Covering Elvis Costello while he’s standing next to her
Recorded in 2006 as part of Elvis Costello & Friends special, Apple channeled the spirit of the song into one of the most anguished, haunting and terrifyingly exhilarating performances you will ever see. The level of intensity in her eyes is the kind that won Anthony Hopkins an Oscar for playing a serial killer in Silence Of The Lambs. It’s also as good a vocal performance as you will ever hear. All while the author of the seminal song, one of the most acclaimed songwriters of the last 40 years, stands by her side. And with Costello on guitar, Apple made the song her own. Imagine if Leonard Cohen stood right there watching Jeff Buckley transform “Hallelujah.” That’s what this is.
Her bold choice of covers
When others are paying tribute to their peers or performing the latest hit, like Miley Cyrus covering Ariana Grande or Lizzo doing Lady Gaga’s and Bradley Cooper’s “Shallow,” Apple continually offers lessons in music history in every song she covers expertly, both on record and live. She has covered Patsy Cline’s “Crazy,” as well as the less well-known “You Belong To Me,” the jazz standard “After You’ve Gone,” Johnny Mercer’s “Please Send Me Someone To Love,” Willy Wonka’s “Pure Imagination” and Buddy Holly’s “Everyday” among others. That she continues to honor her musical ancestors and expose audiences to greats over the years is definitely badass.
Even during her extended hiatuses from the public eye, Apple has remained a strong musical activist, just in recent years teaming with Phoebe Bridgers and the National’s Matt Beringer in a remake of Simon & Garfunkel’s “7 O’Clock News/Silent Night” to benefit Planned Parenthood and performing at an L.A. benefit in 2016 for Standing Rock Sioux Tribe. Last year she made headlines by saying she would donate 2019 and 2020 royalties from “Criminal” to refugee aid and calling on other artists to accept sync offers and donate their proceeds to the same cause.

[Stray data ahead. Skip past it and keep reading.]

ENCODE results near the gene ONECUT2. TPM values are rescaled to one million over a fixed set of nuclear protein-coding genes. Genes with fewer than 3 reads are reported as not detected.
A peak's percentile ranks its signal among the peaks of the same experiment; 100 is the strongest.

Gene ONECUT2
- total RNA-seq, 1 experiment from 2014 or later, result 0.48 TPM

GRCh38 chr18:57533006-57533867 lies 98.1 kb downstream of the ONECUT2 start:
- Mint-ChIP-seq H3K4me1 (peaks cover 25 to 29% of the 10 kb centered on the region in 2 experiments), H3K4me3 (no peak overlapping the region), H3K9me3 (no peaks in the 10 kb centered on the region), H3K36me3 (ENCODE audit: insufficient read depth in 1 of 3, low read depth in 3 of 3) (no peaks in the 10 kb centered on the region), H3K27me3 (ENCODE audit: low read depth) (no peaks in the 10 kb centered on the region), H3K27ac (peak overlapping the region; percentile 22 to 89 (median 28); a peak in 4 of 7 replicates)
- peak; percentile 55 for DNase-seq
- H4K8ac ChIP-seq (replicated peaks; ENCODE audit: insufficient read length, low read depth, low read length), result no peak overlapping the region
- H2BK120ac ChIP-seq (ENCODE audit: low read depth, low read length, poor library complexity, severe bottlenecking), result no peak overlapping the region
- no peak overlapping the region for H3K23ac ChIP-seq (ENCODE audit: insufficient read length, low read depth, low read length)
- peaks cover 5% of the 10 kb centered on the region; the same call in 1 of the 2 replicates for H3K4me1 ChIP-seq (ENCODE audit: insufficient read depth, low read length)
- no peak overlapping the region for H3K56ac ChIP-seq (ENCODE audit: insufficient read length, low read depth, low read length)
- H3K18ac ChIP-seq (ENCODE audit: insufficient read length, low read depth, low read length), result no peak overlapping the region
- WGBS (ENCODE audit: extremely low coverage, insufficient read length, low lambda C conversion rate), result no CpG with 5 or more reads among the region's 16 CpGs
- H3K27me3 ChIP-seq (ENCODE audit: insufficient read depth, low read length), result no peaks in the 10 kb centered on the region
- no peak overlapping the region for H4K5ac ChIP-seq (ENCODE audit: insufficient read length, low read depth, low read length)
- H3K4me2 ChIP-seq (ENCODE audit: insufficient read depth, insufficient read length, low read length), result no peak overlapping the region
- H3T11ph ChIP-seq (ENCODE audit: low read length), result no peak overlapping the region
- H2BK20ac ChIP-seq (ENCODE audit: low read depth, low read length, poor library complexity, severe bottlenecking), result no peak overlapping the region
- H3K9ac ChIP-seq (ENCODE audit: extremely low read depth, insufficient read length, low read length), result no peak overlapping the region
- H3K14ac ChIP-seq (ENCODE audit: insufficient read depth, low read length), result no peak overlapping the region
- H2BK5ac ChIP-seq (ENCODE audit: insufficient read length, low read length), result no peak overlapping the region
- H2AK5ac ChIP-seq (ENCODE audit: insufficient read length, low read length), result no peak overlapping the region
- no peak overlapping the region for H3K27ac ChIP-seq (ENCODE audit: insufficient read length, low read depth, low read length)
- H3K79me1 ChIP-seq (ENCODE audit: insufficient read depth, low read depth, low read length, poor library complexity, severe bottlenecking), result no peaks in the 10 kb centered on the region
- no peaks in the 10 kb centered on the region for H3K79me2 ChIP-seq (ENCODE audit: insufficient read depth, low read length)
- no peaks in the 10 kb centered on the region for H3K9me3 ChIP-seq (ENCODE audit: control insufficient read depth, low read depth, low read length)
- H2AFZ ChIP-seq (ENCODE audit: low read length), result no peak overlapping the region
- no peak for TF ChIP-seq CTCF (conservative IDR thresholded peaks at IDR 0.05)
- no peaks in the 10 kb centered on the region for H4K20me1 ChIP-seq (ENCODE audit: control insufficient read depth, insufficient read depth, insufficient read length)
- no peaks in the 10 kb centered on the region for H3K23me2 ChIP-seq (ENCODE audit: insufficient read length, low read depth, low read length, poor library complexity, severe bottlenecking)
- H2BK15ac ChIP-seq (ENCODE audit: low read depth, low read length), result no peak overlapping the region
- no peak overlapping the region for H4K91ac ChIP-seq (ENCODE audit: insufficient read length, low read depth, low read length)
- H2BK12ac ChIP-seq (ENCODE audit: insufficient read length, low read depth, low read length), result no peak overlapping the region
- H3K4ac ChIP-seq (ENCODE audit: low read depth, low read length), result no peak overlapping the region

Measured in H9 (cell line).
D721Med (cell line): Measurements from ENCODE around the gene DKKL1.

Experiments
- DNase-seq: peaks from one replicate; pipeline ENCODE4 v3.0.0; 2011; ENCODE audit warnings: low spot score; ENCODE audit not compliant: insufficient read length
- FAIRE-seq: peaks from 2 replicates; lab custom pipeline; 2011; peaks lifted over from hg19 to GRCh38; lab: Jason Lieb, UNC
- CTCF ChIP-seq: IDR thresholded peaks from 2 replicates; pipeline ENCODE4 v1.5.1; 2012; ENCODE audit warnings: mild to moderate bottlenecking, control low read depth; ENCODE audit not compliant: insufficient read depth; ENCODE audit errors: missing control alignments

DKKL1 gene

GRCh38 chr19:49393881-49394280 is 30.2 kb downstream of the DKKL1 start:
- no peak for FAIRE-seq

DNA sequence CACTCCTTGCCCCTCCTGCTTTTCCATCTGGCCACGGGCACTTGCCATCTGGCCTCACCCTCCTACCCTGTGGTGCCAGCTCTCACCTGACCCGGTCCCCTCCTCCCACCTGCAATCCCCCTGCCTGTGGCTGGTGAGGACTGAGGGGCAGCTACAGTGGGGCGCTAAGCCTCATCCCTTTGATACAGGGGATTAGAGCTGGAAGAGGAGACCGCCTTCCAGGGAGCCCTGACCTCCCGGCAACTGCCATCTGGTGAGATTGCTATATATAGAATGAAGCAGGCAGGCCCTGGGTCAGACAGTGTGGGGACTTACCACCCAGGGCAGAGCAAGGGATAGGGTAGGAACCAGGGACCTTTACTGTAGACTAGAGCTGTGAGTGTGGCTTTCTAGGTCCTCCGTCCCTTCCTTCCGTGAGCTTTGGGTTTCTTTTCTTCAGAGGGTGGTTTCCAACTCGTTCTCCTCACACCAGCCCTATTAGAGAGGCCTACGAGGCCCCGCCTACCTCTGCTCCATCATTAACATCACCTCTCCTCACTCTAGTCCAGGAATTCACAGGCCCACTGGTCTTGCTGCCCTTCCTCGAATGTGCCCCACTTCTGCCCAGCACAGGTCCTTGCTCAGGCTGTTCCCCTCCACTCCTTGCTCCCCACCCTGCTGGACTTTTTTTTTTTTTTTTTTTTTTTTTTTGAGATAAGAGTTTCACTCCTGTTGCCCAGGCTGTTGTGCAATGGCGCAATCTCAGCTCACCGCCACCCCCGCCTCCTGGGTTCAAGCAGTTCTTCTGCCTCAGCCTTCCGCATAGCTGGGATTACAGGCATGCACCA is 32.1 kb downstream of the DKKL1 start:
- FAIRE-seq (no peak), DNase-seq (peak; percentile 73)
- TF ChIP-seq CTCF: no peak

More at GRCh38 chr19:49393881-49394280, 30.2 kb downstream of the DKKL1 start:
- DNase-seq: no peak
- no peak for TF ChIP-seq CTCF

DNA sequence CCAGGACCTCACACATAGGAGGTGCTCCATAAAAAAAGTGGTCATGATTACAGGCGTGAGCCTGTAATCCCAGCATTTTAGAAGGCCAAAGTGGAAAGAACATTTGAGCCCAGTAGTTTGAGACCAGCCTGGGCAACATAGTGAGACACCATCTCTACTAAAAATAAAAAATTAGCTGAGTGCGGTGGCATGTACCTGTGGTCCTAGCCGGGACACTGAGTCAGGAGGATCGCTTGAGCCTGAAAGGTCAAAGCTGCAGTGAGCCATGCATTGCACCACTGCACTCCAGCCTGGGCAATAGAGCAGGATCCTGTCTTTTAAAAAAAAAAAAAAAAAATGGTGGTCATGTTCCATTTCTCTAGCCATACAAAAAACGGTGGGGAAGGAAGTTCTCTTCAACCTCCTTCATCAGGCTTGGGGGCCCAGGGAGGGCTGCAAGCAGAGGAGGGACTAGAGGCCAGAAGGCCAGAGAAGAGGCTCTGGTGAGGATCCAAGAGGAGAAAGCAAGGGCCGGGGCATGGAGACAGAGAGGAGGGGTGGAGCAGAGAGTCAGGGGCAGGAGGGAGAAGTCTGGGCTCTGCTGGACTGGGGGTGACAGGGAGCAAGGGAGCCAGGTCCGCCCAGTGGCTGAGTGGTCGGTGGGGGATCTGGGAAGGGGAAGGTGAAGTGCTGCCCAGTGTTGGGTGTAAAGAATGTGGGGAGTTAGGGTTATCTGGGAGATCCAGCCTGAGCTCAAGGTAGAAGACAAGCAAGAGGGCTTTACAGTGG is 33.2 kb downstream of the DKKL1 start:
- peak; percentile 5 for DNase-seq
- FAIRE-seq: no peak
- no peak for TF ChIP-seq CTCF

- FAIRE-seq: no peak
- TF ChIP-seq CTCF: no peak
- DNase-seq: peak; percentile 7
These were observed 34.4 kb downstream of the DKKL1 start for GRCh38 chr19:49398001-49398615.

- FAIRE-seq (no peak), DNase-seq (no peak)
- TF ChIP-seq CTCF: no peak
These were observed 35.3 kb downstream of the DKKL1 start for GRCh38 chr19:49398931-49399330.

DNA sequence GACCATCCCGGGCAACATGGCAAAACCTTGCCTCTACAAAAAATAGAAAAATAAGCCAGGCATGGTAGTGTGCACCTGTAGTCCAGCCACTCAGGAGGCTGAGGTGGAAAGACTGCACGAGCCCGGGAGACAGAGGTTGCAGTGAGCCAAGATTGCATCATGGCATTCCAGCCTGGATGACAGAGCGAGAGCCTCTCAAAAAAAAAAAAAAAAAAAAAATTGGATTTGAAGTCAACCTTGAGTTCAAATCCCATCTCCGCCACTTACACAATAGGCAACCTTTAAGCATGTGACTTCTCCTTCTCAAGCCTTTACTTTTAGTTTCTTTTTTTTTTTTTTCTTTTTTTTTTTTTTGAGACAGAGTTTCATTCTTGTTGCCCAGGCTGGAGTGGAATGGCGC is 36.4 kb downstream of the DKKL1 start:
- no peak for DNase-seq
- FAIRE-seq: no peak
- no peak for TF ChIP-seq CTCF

Her Sense Of Humor
One of the most admirable things about Apple is that she doesn’t take herself too seriously. She is a fierce activist and profound artist, but not at the cost of having a good time. Case in point, singing the refrain, “If you show me your fanny pack/I’ll show you my fanny” on comedian/actor Zach Galifianakis’ “Come On And Get It” track. And to prove it wasn’t a fluke she teamed up with Margaret Cho for the track “Hey Big Dog” off Cho’s Grammy-nominated Cho Dependent album.
Doing It On Her Own
In 2000, when SPIN interviewed Apple for a cover story, Alan Light noted that Apple met him sans handler, entourage or even a cell phone. Nineteen years later when she gave her first interview in seven years to Vulture it came about because she emailed journalist Rachel Handler directly from her Hotmail address. In an age when celebrities are often overly protected to see someone of Apple’s stature show up for a cover story with no publicist and email a journalist directly is so much part of her charm and why she is a badass. She does what she wants when she wants.